My Journey to Becoming an Illustrator
First off, I want to start by putting this quote in front of you. Read it twice. Giggle if you want to. An then let it seep in.
Let it comfort you.
"Nobody knows what the hell they are doing. (at least no one I know) You just prepare as best you can and make up the rest as you go.
What does this mean? Well, to me it means that no one is perfect or has all the answers. Me included. So therefore, this is not a story about how you can do your career…It’s just my account of my own experience. I hope that you get something from it, but it will be different for you. Just take what you can and make the rest up as you go down your own path. I think it seems easier (or at least less intimidating) when you realize that everyone does this-makes it up as they go-until they learn it.
I wish I’d known that everyone starts with very little knowledge when I was first out of college. I’d just graduated and gotten my first job at an advertising agency. And I was scared. Everyone moved fast and looked cool and said things I didn’t understand. Pre-pro who? What …my art needs to bleed? What was that about pms?
I have this memory of going to a production meeting and knowing only about 15% of the words that were said. That was definitely a case of “smile and nod”, which I did, while my heart beat so hard I thought I was going to faint. I don’t know what I was doing. I wanted to run. Fight or flight, right?
I fought to learn what was going on. I watched and took in as much as I could. I mimicked. I tested. I asked dumb questions. I asked more questions. And slowly I learned about all these words I has no inkling of before. In fact, I made up a few new ones. Eventually, I even became the key go-to-person for the agency’s biggest account. And it started to be fun! I finally knew what I was doing. (Of course, in every endeavor there is always more to learn.)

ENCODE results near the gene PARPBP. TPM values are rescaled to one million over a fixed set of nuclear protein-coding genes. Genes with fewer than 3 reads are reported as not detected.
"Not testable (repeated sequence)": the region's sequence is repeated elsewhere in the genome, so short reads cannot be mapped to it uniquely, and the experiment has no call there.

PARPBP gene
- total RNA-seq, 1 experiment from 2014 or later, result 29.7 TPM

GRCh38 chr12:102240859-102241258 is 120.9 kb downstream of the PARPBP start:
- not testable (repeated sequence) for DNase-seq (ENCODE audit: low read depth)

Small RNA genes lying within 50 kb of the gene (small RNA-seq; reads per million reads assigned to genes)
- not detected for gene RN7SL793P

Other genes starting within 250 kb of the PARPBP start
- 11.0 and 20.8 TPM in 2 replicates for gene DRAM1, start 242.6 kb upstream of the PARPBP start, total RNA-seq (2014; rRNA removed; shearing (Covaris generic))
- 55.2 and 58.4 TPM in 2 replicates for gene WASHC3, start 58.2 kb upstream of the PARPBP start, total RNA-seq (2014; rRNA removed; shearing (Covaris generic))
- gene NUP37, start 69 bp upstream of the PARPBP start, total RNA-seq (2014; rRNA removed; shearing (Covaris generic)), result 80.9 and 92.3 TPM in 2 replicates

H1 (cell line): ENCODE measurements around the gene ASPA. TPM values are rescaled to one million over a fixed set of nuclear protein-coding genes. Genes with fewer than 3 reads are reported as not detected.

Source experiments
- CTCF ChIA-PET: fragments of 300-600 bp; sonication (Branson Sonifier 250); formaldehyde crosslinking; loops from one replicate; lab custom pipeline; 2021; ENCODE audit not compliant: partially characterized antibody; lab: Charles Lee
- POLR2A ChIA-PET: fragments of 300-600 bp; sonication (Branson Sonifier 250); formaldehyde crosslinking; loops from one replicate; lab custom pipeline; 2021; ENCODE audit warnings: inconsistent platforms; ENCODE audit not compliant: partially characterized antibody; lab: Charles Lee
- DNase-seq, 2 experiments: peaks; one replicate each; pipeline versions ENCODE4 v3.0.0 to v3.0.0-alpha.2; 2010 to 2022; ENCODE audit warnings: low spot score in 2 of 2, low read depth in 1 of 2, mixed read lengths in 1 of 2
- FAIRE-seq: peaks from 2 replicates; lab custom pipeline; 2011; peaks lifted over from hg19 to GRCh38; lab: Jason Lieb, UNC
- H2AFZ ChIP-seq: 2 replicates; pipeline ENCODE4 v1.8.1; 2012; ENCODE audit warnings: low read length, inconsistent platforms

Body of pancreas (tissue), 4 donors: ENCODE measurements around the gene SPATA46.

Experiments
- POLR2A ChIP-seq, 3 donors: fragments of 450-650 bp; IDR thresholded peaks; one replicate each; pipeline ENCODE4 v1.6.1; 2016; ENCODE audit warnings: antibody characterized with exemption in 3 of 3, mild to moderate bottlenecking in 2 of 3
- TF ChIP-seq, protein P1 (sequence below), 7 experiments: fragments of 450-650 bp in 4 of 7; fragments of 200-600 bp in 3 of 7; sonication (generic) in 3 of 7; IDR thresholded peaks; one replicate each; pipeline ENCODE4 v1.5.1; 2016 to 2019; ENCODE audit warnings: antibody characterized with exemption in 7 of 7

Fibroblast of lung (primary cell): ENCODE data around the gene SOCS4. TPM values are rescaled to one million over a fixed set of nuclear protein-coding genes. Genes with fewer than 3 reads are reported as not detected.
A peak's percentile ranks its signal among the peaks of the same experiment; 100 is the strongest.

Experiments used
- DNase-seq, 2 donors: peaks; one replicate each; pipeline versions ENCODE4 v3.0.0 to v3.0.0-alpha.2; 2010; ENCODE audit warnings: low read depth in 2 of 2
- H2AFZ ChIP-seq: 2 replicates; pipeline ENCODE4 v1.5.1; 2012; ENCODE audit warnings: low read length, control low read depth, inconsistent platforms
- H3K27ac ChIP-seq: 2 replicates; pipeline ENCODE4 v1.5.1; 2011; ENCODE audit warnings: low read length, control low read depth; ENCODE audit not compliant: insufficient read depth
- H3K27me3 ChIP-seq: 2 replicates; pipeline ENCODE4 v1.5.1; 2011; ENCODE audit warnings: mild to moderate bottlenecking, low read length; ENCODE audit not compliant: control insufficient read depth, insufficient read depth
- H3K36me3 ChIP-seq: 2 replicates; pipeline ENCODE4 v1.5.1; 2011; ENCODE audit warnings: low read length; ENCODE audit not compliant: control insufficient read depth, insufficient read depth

Being an Art Director (AD) I used to get all kinds of fancy promos from photographers and illustrators. Letters and print samples and postcards would pile up on my desk. Most of them went in the trash, but some of them were pored over. Ooh…yummy art.
So I would pin them up on my bulletin board and go to their websites, looking for more. And it was all very inspiring. I hired a few illustrators for jobs. I saw how much fun it could be…working on these conceptual images for the AD to use. And I wanted to be part of it.
In preparing for the leap I first started using my own illustrations for my clients at the agency. I did children’s book wraps and bookmarks. I illustrated all the storyboards for the other art directors. I basically used my own illustrations anywhere I could.